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Socio-economic and demographic factors associated with adaptive behaviour among children diagnosed with autism spectrum disorder in Egypt

Abstract

Background

Adaptive behaviour among children diagnosed with autism spectrum disorder determines wide range of self-independent and autonomous activities. Adaptive behaviour is a clearly defined measurable variable that can be used as an outcome, hence impacts intervention and training programs. The current study aims to determine the socio-economic and demographic factors that are associated with adaptive behaviour among children diagnosed with autism spectrum disorder in Egypt. In this observational cross sectional study, caregivers’ reports on their children with a confirmed diagnosis of autism spectrum were obtained. Vineland Adaptive Behaviour Scale was used to assess adaptive behaviour among children aged 3–6 years and admitting at the outpatient clinic. Socioeconomic Status Scale was used to assess family socioeconomic status.

Results

Participants in the current study scored low in domains of adaptive behaviour. Older children scored low in adaptive behaviour compared to younger children. There was significant positive correlation between daily living activities subdomain of adaptive behaviour and education, occupation, family possessions, and home sanitation and health care domains of socioeconomic status scale. There were significant positive correlations between socialization subdomain of adaptive behaviour and education, occupation, family, and family possessions and home sanitation domains of the socioeconomic status scale. The motor functioning subdomain of adaptive behaviour correlates significantly with the following SES domains: education (r = .268), occupation (r = .274), family possessions (r = .232), economic (r = .195) and health care (r = .291). Results of the current study revealed that high socioeconomic status correlates with higher adaptive functioning in daily living skills, socialisation and motor skills domains of adaptive behaviour.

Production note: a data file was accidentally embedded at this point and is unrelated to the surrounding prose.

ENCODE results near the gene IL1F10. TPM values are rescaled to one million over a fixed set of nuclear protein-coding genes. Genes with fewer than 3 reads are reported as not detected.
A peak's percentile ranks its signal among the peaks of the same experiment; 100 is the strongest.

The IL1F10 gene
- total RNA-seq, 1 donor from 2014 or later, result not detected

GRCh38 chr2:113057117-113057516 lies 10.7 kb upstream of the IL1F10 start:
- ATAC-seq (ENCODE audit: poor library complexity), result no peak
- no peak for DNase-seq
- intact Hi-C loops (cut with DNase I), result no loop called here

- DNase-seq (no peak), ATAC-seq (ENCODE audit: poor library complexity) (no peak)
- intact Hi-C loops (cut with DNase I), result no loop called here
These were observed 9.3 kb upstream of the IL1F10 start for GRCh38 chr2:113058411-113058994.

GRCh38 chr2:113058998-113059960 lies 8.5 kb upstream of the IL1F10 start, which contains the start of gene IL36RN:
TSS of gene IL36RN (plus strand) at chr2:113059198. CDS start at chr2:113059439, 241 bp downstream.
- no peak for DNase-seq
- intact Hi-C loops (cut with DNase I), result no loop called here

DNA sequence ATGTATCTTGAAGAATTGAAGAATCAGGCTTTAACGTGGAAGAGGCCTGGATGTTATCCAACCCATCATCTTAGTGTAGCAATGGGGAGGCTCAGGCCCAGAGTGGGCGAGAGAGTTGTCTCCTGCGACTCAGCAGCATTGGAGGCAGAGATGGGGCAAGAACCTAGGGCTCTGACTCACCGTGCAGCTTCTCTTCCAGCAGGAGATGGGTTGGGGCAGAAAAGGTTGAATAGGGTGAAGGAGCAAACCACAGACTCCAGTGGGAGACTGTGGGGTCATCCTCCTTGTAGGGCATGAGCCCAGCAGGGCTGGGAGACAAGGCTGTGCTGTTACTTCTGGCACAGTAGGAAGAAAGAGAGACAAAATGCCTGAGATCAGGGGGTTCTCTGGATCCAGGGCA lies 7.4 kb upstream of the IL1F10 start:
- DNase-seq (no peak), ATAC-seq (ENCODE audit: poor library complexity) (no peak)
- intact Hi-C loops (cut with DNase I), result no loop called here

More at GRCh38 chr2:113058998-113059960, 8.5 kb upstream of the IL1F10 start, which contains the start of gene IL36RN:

Conclusion

The correlations detected in the current study between adaptive behaviour and some social determinants of health can influence stakeholders’ decisions in planning and implementation of autism specific interventions.

Background